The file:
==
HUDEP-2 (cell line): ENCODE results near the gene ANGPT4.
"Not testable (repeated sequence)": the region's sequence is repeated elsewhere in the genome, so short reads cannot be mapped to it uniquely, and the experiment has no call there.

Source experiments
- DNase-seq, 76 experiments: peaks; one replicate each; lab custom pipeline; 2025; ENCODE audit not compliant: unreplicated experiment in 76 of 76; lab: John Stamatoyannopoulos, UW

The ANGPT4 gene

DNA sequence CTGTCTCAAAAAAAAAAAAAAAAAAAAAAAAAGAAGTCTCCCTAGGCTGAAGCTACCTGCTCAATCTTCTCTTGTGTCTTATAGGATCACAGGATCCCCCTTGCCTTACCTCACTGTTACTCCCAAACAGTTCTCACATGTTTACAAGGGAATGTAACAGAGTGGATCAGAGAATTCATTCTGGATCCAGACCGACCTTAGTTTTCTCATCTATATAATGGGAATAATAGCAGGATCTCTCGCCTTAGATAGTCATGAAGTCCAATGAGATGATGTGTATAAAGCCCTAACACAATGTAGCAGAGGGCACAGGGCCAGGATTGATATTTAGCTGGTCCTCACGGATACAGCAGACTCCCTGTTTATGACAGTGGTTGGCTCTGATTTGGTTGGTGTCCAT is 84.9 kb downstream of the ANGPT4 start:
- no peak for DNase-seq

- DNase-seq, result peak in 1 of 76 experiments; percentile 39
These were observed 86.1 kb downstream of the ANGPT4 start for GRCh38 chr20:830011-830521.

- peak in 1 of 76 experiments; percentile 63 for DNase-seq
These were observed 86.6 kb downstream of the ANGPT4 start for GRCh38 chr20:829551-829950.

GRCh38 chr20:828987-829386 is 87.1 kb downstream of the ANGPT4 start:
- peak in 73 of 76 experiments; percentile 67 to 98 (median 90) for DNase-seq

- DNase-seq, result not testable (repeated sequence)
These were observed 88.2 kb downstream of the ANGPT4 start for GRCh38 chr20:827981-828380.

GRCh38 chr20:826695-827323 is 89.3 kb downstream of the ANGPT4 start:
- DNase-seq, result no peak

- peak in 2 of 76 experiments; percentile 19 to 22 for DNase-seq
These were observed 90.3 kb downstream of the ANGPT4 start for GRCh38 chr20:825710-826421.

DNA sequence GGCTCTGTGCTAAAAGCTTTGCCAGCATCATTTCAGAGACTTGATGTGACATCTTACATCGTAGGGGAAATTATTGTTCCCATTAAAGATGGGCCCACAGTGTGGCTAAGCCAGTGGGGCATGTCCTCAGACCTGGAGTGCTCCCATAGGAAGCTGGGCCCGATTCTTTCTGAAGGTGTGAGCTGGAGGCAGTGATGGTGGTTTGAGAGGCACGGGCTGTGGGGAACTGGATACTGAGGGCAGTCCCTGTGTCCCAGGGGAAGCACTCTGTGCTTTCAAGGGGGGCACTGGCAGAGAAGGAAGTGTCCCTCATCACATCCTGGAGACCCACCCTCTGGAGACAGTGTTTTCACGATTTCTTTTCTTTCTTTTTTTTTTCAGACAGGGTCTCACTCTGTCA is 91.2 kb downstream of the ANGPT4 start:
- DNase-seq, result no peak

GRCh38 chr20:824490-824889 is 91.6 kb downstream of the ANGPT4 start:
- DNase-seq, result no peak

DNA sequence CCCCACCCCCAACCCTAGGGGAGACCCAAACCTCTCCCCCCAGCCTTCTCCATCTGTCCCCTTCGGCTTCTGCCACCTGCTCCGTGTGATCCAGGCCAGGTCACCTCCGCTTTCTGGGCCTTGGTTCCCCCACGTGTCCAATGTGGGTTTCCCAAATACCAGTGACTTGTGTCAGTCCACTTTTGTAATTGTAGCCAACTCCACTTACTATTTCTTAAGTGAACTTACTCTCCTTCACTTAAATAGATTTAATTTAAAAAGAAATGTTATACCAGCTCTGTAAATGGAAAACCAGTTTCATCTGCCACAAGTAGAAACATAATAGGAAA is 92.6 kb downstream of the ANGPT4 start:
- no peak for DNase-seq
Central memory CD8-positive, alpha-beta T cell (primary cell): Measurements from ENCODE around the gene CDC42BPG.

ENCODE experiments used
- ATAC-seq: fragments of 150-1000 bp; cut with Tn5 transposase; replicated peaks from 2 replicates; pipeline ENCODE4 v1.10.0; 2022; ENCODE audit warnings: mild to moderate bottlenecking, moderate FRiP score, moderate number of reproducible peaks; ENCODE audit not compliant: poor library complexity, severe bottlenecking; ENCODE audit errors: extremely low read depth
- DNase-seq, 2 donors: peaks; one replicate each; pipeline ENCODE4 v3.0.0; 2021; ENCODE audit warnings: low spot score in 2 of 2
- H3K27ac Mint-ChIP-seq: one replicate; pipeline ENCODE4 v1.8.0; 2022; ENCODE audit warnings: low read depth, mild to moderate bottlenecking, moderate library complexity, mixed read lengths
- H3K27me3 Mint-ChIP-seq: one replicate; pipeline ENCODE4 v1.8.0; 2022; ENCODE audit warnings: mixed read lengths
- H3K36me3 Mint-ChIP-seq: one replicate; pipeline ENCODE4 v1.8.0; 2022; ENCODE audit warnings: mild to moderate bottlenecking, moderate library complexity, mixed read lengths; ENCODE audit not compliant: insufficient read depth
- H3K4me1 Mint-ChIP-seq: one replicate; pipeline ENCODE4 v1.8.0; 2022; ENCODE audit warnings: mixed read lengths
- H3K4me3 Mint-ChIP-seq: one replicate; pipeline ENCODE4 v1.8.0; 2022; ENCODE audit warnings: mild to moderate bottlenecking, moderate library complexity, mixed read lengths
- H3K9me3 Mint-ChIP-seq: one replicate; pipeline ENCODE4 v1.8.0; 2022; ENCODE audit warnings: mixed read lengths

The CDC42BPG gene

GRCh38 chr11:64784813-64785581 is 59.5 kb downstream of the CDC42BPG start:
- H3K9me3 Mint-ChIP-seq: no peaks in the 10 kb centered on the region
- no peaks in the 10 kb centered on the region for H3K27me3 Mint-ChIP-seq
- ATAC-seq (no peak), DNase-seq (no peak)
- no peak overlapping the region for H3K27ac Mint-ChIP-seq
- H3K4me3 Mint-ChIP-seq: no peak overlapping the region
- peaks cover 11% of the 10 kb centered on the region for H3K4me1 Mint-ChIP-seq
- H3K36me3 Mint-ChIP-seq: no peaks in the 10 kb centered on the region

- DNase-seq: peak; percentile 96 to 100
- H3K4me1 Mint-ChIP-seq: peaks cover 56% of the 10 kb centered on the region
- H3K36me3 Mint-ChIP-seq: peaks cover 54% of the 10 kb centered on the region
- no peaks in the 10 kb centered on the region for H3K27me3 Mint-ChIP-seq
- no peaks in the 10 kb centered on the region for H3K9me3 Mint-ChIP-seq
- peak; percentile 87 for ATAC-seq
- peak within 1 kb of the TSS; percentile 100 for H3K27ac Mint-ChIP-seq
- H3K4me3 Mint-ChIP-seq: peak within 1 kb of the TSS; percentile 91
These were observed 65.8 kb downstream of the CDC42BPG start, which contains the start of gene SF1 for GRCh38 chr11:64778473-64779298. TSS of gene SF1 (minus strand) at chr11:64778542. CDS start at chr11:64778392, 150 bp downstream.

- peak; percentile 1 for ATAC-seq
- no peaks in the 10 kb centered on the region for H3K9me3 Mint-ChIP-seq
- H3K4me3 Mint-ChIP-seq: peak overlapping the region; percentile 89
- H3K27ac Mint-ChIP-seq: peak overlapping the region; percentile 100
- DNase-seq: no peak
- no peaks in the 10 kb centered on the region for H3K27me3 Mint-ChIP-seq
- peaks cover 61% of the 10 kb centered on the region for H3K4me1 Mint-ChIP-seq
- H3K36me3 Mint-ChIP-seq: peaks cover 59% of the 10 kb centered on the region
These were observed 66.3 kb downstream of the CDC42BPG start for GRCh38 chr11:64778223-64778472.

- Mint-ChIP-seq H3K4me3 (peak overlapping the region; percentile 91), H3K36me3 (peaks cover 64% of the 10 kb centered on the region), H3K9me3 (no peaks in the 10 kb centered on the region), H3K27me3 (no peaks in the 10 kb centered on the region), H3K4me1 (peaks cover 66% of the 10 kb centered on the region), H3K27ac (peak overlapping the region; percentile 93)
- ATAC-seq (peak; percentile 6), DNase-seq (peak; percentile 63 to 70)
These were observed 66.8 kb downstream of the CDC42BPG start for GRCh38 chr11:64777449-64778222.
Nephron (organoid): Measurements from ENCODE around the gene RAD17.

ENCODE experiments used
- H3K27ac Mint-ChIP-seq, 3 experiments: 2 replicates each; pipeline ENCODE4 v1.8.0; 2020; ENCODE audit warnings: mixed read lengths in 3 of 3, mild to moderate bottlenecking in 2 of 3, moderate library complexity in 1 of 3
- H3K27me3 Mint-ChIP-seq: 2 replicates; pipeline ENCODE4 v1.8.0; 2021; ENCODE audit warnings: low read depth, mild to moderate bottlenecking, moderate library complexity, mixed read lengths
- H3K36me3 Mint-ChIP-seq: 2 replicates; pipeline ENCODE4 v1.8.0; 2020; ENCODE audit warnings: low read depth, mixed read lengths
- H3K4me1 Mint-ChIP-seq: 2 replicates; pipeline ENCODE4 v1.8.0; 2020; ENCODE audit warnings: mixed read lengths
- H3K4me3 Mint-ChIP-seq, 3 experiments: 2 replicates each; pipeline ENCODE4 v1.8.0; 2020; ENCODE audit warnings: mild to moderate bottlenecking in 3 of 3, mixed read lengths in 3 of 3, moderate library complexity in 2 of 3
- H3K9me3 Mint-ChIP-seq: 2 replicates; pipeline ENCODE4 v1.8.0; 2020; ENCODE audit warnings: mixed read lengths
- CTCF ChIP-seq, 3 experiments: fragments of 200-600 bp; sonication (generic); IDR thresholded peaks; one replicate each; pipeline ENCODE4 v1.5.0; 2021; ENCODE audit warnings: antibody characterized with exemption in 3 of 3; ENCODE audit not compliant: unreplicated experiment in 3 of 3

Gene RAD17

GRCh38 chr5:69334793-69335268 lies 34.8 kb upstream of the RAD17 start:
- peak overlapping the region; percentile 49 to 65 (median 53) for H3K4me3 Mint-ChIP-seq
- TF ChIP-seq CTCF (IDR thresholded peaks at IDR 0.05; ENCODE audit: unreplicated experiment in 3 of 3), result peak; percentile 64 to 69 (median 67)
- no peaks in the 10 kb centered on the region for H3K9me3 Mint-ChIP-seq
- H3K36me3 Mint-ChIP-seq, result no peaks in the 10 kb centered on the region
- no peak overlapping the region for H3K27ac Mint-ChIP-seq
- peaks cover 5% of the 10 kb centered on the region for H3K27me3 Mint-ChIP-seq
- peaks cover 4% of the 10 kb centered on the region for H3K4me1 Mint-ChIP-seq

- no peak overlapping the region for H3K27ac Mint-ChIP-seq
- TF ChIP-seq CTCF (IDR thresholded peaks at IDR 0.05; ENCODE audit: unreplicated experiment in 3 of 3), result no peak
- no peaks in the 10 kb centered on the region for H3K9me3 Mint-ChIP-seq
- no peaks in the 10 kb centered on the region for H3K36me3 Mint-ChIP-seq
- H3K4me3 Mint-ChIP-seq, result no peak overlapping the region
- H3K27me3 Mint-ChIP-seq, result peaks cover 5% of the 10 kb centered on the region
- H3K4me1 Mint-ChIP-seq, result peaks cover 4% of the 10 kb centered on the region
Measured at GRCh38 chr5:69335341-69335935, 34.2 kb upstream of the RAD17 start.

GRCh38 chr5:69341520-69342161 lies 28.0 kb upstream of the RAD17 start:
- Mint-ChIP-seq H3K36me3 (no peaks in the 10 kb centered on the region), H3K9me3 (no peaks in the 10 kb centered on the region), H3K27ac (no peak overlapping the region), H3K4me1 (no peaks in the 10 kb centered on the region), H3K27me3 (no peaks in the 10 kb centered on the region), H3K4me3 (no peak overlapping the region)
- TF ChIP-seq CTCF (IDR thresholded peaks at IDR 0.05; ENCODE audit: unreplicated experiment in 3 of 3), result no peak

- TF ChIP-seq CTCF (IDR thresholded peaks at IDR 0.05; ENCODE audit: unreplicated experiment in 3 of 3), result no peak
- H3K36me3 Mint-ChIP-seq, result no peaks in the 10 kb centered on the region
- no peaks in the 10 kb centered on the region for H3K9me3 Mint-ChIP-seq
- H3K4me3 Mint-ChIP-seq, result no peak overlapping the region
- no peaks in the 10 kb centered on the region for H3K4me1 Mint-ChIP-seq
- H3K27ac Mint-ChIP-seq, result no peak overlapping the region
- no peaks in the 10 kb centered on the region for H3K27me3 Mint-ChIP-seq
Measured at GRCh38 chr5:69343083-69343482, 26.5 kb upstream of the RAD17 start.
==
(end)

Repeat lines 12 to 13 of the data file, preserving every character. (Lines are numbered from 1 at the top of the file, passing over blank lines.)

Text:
GRCh38 chr20:828987-829386 is 87.1 kb downstream of the ANGPT4 start:
- peak in 73 of 76 experiments; percentile 67 to 98 (median 90) for DNase-seq